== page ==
How to Lead the Best Money Meeting Ever

Recently I had the privilege of launching a Generosity Culture session with a pastor who is leading one of the most successful churches in his state. Over the years they have grown from a few hundred to thousands of people generating millions of annual income. You would think that this kind of numeric success would be sufficient to just stay the course. However, 10% of their people are giving over 50% of the revenue and they are praying for an even more significant impact in their city, which requires a flood of resources.

After several hours of meeting, sharing, and dreaming with the team, it was simply one of the most inspiring money meetings I have ever witnessed. Here are some insider tips:

1. We talked about generosity and not money. Money is paper, metal, and plastic which is not very inspiring. Generosity is a heart joy straight from the Creator of our souls. Language creates culture; words create worlds. Learn the language of generosity.

2. We invited everyone to the conversation, not only the finance office.Everyone handles money. However, sometimes the dollars and cents are left to a small few. How different is a generosity conversation when the Children and Worship Pastors are in the room? Their passion and perspective was invaluable.

3. We talked about life impact not expenses or receipts. When budgets are the topic, numbers and line items can rule the game. It was so enlightening to hear stories of how money was being used to transform a life. Money looked much different when seen through the eyes of addiction recovery and cancer treatment care.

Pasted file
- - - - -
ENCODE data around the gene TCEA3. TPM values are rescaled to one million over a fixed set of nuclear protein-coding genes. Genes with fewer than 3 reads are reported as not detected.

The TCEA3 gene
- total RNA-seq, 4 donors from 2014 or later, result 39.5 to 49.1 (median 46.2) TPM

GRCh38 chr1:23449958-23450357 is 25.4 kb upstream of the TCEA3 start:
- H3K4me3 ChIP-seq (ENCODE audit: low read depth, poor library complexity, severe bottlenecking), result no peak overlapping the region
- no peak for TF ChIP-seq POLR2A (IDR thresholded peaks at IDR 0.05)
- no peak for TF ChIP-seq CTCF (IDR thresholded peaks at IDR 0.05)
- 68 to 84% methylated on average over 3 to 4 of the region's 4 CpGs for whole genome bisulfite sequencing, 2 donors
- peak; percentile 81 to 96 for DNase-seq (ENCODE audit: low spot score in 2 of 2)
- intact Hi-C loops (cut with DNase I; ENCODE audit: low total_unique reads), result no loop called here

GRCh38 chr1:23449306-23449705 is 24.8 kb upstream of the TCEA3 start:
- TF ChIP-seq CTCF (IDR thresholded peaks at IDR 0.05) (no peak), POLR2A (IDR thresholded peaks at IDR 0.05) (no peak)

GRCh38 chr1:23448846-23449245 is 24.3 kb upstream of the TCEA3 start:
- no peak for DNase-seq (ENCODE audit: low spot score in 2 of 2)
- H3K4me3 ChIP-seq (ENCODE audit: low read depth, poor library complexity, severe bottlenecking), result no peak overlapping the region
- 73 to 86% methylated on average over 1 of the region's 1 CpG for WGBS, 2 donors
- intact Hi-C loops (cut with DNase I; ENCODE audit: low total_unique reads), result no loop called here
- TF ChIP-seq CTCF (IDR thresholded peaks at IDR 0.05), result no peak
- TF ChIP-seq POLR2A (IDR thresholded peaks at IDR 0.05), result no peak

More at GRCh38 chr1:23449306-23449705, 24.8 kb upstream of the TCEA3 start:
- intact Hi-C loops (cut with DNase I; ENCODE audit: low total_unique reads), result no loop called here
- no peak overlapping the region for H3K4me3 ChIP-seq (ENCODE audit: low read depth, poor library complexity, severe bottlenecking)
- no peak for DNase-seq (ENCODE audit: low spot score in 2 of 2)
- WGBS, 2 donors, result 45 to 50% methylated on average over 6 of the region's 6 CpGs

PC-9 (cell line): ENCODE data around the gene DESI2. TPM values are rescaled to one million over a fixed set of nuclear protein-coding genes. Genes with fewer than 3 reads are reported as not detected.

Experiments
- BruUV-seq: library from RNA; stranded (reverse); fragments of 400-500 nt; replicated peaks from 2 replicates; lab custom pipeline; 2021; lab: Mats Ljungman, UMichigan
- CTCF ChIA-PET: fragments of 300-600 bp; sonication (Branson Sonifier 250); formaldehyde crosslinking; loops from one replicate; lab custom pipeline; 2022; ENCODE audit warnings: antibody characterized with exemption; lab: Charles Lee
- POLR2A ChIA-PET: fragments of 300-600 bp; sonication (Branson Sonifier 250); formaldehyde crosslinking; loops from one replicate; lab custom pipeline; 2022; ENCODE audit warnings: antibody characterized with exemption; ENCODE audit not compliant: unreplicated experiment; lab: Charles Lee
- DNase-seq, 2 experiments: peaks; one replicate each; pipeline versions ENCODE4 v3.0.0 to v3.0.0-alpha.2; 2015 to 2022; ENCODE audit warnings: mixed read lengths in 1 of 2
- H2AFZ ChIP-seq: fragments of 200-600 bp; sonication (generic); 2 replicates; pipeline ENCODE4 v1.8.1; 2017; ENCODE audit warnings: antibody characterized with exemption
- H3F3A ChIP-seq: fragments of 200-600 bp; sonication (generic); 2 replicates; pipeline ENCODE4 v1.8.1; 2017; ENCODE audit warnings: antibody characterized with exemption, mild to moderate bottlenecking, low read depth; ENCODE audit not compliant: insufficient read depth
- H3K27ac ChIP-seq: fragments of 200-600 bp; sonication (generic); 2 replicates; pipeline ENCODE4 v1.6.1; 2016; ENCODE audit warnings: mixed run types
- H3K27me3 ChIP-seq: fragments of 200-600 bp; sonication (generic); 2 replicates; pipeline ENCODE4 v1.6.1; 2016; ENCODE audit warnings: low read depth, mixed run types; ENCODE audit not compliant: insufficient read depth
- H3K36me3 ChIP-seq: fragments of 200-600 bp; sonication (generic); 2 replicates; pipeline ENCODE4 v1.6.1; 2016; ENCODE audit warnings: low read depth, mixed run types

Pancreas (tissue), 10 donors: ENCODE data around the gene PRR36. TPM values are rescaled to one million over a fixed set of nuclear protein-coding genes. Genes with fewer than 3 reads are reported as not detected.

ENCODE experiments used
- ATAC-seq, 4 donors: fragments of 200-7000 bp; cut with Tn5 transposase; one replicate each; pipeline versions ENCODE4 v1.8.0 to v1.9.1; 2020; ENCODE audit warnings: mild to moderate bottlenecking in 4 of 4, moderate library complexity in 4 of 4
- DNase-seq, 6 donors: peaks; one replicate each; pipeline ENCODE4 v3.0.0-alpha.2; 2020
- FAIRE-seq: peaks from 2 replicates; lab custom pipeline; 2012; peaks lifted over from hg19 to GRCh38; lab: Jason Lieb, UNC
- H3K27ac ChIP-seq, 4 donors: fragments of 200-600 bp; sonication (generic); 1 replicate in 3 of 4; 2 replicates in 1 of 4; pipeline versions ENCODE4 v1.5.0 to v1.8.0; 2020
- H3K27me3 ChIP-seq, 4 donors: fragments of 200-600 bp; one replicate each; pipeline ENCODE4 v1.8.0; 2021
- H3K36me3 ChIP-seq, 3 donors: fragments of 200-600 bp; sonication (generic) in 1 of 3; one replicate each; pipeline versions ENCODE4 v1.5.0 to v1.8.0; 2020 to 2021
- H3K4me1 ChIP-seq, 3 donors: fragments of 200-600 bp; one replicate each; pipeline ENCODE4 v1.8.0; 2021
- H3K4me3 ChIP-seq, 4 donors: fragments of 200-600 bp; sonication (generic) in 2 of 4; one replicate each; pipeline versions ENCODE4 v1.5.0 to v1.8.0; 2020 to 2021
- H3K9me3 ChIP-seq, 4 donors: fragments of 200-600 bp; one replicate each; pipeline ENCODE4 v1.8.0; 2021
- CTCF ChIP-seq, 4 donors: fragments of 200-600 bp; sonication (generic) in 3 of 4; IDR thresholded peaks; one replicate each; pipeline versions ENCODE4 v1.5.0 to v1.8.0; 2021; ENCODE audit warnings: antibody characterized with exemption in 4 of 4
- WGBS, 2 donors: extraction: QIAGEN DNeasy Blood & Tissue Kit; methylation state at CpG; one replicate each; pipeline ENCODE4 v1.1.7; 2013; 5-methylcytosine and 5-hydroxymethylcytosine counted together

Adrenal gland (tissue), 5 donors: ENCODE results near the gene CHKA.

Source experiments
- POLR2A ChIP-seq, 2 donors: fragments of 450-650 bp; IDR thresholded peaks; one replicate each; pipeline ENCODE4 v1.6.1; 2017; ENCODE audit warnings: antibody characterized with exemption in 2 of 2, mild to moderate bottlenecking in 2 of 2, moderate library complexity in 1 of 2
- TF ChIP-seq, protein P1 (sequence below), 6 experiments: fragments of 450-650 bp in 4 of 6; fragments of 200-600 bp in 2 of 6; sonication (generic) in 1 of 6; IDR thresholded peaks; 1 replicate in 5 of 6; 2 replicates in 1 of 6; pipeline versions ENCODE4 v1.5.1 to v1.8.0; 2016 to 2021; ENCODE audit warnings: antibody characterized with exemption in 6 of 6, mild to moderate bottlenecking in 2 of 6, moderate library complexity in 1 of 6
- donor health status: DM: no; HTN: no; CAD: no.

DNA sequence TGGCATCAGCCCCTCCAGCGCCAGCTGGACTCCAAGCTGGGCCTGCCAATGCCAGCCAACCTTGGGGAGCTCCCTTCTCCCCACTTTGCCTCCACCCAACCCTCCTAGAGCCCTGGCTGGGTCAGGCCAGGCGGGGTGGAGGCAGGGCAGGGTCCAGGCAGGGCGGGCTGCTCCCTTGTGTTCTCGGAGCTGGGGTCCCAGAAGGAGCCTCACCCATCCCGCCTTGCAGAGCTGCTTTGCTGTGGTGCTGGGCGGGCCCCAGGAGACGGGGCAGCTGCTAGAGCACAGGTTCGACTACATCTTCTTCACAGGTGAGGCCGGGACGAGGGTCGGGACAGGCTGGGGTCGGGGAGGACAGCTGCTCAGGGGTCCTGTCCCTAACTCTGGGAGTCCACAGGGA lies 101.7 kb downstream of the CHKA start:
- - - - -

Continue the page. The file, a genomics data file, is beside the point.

4. We talked about the future first, not the present or the past. When you see the future clearly as a team, it produces such freedom when it comes to budget planning and expenses. The future frames the present.

5. We talked about what could be, not what would never be. I have watched God provide far beyond the calculators of men. I have watched gifts come in and doors opened when leaders lead with bold faith and a clear calling. This church had these experiences. Past success spurred future faith.

6. We talked about their city, their people, and the Bible, not a spreadsheet.Every city, life, and family possesses a money story. Once you know the story you can learn your role in growing a generous disciple that enjoys fruit far beyond their means. People want to live big lives and money is a significant story line.

7. We talked about vision, not a capital campaign. Campaigns are necessary when you need a large infusion of resources in a short period of time. However, you can lead your church to live in the land of surplus each and every day. More and more churches are prioritizing a generous culture long before they have a critical need.

8. We talked about discipleship, not debt reduction. Debt reduction programs are only sometimes good ideas. If your church feels as if it is struggling with debt, you are probably struggling more with cash flow. Cash flow can be increased many different ways. Don’t settle for old ideas.